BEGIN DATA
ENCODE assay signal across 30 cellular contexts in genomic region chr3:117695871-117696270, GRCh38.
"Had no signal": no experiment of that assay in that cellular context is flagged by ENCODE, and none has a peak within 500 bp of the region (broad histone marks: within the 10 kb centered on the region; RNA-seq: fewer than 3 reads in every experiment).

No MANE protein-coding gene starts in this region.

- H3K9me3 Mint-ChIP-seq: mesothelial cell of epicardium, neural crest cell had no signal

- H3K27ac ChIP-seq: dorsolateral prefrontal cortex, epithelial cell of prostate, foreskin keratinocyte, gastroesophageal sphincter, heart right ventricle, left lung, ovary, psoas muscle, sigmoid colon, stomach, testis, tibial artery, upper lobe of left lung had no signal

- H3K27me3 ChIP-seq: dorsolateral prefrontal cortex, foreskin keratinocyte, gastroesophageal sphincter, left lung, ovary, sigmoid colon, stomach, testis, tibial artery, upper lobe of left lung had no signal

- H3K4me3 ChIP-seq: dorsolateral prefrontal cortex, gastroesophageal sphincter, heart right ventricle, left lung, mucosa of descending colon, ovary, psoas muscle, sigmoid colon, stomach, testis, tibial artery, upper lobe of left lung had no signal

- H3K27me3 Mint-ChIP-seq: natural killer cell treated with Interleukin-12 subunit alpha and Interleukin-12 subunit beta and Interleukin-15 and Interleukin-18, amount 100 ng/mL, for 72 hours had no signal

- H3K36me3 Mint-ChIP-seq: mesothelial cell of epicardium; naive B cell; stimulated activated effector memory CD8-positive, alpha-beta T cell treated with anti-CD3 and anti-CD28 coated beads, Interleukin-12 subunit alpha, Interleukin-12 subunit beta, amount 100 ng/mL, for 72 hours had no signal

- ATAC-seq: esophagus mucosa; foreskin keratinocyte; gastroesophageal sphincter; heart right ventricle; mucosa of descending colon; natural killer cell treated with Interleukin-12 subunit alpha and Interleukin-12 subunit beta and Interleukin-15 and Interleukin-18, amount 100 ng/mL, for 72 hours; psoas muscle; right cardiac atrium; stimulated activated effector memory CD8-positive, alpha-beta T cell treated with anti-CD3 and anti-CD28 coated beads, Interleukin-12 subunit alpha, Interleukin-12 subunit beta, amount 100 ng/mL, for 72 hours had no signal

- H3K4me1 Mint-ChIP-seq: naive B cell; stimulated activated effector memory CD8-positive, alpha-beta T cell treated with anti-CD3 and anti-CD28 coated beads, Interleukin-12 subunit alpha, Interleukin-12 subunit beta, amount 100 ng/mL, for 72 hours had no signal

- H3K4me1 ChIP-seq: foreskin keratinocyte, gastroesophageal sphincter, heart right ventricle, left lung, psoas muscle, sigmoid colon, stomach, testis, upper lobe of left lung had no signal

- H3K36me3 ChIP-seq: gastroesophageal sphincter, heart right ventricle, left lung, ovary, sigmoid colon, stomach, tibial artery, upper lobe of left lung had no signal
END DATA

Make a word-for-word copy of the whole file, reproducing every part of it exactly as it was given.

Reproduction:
ENCODE assay signal across 30 cellular contexts in genomic region chr3:117695871-117696270, GRCh38.
"Had no signal": no experiment of that assay in that cellular context is flagged by ENCODE, and none has a peak within 500 bp of the region (broad histone marks: within the 10 kb centered on the region; RNA-seq: fewer than 3 reads in every experiment).

No MANE protein-coding gene starts in this region.

- H3K9me3 Mint-ChIP-seq: mesothelial cell of epicardium, neural crest cell had no signal

- H3K27ac ChIP-seq: dorsolateral prefrontal cortex, epithelial cell of prostate, foreskin keratinocyte, gastroesophageal sphincter, heart right ventricle, left lung, ovary, psoas muscle, sigmoid colon, stomach, testis, tibial artery, upper lobe of left lung had no signal

- H3K27me3 ChIP-seq: dorsolateral prefrontal cortex, foreskin keratinocyte, gastroesophageal sphincter, left lung, ovary, sigmoid colon, stomach, testis, tibial artery, upper lobe of left lung had no signal

- H3K4me3 ChIP-seq: dorsolateral prefrontal cortex, gastroesophageal sphincter, heart right ventricle, left lung, mucosa of descending colon, ovary, psoas muscle, sigmoid colon, stomach, testis, tibial artery, upper lobe of left lung had no signal

- H3K27me3 Mint-ChIP-seq: natural killer cell treated with Interleukin-12 subunit alpha and Interleukin-12 subunit beta and Interleukin-15 and Interleukin-18, amount 100 ng/mL, for 72 hours had no signal

- H3K36me3 Mint-ChIP-seq: mesothelial cell of epicardium; naive B cell; stimulated activated effector memory CD8-positive, alpha-beta T cell treated with anti-CD3 and anti-CD28 coated beads, Interleukin-12 subunit alpha, Interleukin-12 subunit beta, amount 100 ng/mL, for 72 hours had no signal

- ATAC-seq: esophagus mucosa; foreskin keratinocyte; gastroesophageal sphincter; heart right ventricle; mucosa of descending colon; natural killer cell treated with Interleukin-12 subunit alpha and Interleukin-12 subunit beta and Interleukin-15 and Interleukin-18, amount 100 ng/mL, for 72 hours; psoas muscle; right cardiac atrium; stimulated activated effector memory CD8-positive, alpha-beta T cell treated with anti-CD3 and anti-CD28 coated beads, Interleukin-12 subunit alpha, Interleukin-12 subunit beta, amount 100 ng/mL, for 72 hours had no signal

- H3K4me1 Mint-ChIP-seq: naive B cell; stimulated activated effector memory CD8-positive, alpha-beta T cell treated with anti-CD3 and anti-CD28 coated beads, Interleukin-12 subunit alpha, Interleukin-12 subunit beta, amount 100 ng/mL, for 72 hours had no signal

- H3K4me1 ChIP-seq: foreskin keratinocyte, gastroesophageal sphincter, heart right ventricle, left lung, psoas muscle, sigmoid colon, stomach, testis, upper lobe of left lung had no signal

- H3K36me3 ChIP-seq: gastroesophageal sphincter, heart right ventricle, left lung, ovary, sigmoid colon, stomach, tibial artery, upper lobe of left lung had no signal